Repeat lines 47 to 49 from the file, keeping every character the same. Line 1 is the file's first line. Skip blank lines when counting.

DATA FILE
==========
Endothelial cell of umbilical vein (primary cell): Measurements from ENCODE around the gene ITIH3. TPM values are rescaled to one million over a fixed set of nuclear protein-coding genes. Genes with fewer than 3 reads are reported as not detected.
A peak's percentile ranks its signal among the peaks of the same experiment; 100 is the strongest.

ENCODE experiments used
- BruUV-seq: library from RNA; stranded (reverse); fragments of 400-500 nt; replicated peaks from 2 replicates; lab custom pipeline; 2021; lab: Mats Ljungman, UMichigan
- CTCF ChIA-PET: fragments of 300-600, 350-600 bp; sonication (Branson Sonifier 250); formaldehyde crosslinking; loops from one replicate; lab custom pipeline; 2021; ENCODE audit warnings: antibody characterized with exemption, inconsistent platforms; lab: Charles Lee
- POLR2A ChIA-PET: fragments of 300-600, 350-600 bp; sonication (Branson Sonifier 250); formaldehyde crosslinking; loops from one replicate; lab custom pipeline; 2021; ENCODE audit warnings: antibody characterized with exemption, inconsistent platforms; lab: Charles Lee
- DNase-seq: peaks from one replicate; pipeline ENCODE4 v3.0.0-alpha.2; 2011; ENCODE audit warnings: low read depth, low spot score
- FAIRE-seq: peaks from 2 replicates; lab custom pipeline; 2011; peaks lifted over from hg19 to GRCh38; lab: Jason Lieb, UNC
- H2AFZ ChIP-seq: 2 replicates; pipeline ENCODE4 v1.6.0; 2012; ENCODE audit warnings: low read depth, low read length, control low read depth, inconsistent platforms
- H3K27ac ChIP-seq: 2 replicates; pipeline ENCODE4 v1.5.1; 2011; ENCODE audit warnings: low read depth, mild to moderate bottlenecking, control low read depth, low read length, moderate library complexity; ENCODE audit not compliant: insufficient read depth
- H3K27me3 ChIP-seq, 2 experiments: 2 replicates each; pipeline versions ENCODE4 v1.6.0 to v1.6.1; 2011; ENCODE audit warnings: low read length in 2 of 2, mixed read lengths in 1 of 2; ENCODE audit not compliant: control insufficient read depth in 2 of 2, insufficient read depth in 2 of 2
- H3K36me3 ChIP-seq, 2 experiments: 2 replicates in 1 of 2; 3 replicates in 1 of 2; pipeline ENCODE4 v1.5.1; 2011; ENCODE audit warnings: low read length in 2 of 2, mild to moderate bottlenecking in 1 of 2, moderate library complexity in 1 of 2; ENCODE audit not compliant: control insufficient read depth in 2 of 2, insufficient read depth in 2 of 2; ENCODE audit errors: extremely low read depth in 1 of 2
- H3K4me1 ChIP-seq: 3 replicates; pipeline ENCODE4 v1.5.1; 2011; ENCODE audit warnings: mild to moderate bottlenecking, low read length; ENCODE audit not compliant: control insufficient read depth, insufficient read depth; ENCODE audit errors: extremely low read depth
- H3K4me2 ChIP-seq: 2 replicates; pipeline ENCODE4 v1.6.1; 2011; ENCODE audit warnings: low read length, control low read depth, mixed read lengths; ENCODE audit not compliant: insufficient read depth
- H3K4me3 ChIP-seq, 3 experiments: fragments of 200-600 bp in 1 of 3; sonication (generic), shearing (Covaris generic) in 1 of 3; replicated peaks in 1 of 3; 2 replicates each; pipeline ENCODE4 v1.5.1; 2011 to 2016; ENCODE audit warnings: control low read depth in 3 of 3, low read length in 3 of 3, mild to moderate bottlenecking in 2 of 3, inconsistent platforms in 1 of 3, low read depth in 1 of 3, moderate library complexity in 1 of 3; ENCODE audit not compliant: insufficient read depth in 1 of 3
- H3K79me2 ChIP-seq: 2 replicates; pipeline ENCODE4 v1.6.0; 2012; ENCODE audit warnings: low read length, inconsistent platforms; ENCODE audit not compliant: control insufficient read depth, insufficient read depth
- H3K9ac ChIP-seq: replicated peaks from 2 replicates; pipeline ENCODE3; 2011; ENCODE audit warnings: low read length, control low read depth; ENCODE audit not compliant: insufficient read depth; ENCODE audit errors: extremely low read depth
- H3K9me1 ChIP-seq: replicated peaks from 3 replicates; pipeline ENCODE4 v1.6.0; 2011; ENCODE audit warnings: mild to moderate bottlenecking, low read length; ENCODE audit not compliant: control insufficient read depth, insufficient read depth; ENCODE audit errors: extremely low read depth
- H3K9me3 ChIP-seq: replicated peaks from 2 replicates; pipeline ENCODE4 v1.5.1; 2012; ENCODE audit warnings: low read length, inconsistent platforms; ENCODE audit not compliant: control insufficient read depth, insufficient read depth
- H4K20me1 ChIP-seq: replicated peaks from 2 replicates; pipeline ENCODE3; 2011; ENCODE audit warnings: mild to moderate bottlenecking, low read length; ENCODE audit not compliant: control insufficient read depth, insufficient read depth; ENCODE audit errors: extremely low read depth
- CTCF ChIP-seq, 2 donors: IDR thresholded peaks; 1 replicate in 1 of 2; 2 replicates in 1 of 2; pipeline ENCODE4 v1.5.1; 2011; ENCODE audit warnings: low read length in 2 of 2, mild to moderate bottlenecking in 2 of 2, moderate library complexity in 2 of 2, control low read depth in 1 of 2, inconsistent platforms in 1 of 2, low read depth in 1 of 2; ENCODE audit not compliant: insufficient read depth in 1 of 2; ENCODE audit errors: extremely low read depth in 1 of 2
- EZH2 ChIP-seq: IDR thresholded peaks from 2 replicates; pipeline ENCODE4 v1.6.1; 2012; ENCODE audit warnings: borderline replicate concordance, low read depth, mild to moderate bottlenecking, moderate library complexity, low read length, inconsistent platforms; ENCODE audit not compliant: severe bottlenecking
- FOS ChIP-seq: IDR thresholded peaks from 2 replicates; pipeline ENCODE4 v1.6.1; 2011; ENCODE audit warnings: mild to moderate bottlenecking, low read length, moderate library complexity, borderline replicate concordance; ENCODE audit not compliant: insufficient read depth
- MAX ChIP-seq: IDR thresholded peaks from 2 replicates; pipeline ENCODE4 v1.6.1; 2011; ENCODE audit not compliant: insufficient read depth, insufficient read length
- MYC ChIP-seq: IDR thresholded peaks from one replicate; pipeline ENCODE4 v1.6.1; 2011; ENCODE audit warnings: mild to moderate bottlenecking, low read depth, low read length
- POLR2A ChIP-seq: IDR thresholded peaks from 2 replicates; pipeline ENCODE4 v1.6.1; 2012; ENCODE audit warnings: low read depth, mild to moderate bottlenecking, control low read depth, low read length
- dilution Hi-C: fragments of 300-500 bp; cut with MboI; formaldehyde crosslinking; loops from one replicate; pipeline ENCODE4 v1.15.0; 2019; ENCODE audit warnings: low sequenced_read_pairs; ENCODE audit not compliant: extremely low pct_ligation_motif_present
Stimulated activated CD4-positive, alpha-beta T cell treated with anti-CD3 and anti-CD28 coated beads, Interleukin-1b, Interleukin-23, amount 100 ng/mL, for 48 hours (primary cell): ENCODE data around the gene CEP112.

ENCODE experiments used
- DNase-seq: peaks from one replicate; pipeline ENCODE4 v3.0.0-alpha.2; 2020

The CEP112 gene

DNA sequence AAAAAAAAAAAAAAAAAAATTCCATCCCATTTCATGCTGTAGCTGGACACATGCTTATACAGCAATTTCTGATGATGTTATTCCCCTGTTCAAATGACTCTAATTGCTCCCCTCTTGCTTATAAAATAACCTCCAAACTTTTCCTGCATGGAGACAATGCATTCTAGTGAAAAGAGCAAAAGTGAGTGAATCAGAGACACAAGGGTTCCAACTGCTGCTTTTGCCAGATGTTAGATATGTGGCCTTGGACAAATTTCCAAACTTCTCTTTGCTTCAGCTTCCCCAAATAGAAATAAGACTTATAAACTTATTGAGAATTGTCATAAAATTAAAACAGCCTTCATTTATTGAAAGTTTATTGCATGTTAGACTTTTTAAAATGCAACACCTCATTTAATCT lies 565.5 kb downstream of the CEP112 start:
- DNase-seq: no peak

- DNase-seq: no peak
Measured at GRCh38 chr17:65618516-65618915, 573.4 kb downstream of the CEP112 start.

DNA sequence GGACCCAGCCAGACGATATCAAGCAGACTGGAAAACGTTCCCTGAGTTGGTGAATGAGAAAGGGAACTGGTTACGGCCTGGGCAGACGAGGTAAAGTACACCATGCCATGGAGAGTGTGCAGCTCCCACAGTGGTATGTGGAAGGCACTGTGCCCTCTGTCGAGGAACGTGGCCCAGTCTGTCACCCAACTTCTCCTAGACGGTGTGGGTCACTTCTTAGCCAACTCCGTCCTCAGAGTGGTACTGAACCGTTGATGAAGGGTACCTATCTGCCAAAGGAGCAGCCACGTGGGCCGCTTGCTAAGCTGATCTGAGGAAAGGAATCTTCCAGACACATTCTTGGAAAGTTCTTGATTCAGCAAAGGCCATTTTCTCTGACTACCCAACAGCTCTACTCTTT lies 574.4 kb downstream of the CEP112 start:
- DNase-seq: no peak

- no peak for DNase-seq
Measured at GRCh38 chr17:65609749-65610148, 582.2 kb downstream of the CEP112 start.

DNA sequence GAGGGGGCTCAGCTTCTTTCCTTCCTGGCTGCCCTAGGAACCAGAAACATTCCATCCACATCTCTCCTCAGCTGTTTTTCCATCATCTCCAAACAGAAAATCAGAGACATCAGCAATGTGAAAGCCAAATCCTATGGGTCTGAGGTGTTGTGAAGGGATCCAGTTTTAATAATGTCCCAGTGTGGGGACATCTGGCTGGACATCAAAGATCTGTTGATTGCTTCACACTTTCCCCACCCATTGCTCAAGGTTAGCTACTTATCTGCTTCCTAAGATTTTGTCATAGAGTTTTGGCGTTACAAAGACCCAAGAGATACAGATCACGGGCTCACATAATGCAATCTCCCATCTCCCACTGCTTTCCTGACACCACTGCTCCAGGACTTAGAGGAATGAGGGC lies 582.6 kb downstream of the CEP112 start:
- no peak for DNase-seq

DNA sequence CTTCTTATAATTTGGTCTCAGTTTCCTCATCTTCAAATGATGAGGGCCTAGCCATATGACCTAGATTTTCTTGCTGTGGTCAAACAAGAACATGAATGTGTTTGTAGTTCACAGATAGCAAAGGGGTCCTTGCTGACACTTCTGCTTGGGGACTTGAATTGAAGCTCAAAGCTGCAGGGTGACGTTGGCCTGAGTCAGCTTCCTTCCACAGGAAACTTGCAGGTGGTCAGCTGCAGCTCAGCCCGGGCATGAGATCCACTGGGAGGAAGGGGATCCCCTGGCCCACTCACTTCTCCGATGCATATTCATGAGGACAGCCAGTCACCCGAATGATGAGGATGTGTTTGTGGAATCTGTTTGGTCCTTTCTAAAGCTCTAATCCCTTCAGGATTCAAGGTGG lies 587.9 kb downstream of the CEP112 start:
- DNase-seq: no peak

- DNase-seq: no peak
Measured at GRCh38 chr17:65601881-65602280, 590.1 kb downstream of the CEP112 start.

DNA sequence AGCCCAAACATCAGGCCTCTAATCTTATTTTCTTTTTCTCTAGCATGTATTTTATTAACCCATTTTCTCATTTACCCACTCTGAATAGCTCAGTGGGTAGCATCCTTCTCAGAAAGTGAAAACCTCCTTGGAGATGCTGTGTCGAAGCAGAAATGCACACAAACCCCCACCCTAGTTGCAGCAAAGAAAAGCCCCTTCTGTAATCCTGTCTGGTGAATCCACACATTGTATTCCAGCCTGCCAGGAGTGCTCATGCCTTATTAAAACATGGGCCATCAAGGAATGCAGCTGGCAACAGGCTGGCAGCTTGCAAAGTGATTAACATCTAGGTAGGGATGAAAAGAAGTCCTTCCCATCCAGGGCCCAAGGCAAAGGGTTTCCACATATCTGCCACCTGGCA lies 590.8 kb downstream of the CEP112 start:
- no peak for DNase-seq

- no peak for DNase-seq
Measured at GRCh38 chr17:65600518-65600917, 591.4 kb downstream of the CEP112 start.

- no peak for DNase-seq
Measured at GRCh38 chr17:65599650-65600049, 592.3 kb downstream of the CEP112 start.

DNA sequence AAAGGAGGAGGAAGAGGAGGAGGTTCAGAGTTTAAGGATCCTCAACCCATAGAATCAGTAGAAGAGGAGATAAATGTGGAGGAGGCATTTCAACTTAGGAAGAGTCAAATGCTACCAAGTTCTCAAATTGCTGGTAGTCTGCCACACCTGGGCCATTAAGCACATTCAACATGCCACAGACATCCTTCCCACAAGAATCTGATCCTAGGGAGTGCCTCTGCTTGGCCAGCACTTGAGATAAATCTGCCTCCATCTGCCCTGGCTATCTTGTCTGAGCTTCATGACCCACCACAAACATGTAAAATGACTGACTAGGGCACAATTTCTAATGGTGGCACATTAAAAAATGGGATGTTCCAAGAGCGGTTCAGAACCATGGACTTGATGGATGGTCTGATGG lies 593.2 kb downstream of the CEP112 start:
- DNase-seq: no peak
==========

- no peak for DNase-seq

- no peak for DNase-seq
Measured at GRCh38 chr17:65600518-65600917, 591.4 kb downstream of the CEP112 start.